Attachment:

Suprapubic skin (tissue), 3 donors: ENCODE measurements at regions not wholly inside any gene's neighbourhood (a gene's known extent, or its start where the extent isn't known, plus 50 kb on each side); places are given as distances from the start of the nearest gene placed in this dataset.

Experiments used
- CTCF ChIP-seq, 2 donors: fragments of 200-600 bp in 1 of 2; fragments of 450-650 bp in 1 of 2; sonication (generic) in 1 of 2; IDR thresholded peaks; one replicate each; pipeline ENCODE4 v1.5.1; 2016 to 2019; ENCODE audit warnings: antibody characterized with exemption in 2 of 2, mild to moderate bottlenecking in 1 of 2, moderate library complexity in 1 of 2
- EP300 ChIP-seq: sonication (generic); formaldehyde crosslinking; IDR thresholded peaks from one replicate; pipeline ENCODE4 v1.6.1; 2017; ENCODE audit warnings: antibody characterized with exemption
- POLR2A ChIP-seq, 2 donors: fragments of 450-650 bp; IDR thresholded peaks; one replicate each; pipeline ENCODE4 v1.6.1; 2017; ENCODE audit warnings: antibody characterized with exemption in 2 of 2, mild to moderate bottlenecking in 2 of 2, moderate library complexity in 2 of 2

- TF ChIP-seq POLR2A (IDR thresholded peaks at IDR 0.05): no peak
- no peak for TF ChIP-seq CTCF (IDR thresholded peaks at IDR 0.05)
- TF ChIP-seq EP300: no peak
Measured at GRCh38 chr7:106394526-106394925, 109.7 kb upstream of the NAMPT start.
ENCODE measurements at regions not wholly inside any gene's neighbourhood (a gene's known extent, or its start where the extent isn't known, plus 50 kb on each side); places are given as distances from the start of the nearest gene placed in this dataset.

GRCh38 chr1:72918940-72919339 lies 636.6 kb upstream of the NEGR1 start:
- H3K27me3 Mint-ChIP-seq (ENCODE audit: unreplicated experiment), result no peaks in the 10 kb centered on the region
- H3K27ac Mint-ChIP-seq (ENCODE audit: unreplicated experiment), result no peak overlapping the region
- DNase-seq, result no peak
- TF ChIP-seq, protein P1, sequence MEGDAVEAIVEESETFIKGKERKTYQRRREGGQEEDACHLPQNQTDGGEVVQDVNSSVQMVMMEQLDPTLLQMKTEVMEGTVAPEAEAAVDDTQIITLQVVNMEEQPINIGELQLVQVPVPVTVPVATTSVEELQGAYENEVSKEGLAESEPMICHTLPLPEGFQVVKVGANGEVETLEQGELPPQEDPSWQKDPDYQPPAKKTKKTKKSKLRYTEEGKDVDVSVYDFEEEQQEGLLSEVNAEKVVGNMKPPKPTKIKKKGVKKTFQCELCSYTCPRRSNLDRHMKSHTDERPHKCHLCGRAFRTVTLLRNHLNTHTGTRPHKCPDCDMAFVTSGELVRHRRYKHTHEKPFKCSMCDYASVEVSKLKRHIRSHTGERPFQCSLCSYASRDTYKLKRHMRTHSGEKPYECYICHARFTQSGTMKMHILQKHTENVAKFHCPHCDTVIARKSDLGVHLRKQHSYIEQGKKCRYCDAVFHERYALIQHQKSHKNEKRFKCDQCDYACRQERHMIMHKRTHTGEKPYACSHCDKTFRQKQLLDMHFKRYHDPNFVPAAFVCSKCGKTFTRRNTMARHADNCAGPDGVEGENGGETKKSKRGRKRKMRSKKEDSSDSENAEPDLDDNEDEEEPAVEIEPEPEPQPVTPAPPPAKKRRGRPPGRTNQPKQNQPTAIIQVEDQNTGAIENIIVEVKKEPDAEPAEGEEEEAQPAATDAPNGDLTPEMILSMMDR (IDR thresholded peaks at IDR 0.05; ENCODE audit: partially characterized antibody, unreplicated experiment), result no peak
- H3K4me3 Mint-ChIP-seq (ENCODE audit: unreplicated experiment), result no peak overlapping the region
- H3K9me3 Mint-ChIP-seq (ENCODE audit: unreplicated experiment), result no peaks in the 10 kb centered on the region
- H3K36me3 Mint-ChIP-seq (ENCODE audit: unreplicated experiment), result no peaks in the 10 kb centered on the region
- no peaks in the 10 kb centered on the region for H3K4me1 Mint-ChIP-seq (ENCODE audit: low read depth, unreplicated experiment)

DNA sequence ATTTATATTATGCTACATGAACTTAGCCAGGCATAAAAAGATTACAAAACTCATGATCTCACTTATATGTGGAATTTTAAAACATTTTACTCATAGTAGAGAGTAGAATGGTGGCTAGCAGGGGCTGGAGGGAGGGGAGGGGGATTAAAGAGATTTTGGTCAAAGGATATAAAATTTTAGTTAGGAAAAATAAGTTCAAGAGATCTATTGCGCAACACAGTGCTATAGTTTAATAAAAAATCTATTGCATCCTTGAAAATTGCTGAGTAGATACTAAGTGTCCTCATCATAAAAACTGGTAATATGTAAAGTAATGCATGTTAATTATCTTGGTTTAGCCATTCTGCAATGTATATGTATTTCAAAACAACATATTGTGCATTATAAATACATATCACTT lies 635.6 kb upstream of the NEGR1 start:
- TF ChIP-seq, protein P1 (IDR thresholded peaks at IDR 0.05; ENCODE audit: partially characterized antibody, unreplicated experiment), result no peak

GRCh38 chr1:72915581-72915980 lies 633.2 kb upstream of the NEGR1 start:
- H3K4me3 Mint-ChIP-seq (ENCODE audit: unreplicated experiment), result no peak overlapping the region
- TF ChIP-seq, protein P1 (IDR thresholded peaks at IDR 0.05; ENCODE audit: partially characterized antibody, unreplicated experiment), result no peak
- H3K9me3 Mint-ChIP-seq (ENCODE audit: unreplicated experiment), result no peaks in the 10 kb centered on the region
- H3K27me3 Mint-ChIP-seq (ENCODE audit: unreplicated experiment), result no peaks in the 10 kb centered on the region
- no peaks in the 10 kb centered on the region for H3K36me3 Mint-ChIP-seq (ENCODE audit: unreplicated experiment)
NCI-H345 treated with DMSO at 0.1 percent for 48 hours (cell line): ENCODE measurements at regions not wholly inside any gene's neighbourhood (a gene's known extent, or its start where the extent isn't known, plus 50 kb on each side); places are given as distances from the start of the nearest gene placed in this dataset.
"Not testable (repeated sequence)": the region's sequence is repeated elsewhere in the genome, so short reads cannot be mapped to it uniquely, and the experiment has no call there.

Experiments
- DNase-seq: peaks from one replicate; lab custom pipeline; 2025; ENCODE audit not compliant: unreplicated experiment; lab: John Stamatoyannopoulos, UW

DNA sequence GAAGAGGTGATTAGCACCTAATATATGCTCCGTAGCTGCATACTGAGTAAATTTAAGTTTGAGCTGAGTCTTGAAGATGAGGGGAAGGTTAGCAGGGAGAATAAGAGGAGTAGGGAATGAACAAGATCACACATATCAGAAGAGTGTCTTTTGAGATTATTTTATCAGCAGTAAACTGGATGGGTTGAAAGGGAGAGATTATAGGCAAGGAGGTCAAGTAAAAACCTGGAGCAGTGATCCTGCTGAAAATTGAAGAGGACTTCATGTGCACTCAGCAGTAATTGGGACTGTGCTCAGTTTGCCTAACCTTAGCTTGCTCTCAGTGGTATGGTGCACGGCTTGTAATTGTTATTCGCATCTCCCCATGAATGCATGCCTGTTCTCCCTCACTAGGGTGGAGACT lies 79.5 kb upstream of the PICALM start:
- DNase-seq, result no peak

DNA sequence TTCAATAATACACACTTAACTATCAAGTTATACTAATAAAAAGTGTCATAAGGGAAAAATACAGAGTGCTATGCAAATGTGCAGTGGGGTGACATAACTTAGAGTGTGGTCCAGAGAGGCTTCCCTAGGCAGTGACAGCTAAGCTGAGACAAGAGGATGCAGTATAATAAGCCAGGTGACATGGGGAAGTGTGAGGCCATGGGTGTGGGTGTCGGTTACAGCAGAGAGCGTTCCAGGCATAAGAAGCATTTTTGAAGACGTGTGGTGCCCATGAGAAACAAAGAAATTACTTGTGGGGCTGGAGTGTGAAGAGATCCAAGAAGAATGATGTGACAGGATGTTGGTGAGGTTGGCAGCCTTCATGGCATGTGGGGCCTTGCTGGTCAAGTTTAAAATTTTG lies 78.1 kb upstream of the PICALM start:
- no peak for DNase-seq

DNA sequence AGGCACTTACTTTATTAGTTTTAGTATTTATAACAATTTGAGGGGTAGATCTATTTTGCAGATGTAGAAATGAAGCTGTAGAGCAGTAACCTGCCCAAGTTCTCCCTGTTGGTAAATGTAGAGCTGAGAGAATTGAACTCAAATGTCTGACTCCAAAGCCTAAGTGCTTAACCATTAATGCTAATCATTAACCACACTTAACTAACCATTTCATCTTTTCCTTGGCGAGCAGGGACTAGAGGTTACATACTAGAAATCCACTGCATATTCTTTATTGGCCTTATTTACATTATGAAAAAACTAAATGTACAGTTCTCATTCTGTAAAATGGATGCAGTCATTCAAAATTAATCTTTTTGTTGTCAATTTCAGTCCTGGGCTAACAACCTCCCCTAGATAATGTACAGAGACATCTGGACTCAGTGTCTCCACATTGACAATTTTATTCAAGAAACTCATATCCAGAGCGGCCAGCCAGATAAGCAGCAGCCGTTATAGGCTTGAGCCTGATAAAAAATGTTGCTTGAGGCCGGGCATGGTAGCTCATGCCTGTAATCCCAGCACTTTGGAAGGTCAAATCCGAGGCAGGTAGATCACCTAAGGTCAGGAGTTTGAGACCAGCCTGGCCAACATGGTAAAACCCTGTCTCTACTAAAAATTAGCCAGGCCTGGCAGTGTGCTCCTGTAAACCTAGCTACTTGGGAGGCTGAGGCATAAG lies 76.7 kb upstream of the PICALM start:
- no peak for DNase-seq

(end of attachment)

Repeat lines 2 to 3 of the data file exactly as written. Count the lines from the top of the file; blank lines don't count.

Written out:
Experiments used
- CTCF ChIP-seq, 2 donors: fragments of 200-600 bp in 1 of 2; fragments of 450-650 bp in 1 of 2; sonication (generic) in 1 of 2; IDR thresholded peaks; one replicate each; pipeline ENCODE4 v1.5.1; 2016 to 2019; ENCODE audit warnings: antibody characterized with exemption in 2 of 2, mild to moderate bottlenecking in 1 of 2, moderate library complexity in 1 of 2